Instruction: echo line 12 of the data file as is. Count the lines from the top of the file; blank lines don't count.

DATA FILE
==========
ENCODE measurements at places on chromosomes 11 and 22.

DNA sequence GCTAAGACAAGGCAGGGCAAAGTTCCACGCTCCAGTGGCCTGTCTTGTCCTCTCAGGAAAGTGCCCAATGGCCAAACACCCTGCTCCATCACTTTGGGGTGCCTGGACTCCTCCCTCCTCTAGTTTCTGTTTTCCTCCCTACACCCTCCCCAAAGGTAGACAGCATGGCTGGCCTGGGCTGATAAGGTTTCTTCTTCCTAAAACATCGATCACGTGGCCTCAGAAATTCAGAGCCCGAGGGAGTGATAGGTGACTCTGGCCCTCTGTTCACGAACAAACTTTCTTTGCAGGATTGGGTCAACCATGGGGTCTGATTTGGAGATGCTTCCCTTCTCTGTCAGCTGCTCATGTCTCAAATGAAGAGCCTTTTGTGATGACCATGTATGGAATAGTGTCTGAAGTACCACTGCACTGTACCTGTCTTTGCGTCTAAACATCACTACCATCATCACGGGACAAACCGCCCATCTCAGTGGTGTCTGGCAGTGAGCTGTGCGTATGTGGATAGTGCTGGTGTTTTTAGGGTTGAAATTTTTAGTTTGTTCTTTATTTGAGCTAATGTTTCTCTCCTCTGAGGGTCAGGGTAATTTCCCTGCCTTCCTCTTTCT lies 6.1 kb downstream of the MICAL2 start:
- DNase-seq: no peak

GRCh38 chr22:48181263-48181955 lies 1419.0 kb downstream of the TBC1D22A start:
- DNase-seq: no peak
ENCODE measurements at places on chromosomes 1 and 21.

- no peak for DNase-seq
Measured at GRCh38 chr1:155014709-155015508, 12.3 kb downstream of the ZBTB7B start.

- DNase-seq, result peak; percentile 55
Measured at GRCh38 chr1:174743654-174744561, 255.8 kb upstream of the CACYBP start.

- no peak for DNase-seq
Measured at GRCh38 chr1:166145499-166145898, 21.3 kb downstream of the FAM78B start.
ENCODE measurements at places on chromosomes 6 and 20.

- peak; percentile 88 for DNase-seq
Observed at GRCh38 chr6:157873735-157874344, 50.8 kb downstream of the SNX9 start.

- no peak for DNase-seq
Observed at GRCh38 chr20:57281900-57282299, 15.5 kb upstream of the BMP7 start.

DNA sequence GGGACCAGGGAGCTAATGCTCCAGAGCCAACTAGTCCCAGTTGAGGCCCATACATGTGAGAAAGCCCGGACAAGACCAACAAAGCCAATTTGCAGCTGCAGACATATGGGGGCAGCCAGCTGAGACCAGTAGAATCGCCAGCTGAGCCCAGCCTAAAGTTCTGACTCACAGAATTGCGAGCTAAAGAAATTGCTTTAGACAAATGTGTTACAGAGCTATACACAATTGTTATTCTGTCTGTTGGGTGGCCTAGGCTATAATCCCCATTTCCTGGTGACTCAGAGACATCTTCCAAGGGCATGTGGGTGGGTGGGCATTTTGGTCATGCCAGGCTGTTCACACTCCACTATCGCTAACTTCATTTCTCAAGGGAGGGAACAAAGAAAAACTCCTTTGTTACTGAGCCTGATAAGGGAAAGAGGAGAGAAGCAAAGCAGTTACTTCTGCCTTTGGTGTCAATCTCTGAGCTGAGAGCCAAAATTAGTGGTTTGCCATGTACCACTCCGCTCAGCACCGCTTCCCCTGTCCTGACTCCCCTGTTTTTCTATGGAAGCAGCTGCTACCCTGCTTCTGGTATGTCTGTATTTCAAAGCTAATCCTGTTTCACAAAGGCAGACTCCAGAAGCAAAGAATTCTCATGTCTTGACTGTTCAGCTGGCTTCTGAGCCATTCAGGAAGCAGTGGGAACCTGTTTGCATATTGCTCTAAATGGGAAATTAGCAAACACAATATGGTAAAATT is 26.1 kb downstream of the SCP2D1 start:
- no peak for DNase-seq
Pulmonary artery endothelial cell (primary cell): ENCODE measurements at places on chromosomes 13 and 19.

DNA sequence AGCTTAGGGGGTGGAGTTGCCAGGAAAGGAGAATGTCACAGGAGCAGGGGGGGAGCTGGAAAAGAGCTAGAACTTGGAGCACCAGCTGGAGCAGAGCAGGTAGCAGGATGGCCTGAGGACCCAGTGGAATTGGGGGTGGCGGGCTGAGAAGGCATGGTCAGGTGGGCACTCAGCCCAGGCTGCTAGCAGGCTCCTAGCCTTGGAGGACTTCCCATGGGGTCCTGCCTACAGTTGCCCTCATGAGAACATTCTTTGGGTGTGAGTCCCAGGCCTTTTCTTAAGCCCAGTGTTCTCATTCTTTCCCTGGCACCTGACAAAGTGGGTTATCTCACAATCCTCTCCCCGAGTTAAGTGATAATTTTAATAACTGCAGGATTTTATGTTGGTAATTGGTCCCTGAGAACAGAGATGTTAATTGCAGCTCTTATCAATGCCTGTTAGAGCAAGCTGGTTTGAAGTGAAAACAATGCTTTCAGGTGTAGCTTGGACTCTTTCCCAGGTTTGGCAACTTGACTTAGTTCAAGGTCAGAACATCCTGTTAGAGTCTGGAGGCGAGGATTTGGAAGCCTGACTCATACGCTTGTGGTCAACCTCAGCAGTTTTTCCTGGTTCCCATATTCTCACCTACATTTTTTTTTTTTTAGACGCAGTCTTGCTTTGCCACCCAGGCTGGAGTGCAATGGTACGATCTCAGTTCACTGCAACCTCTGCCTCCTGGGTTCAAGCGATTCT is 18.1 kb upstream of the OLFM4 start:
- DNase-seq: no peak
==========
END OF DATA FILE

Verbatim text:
Measured at GRCh38 chr1:166145499-166145898, 21.3 kb downstream of the FAM78B start.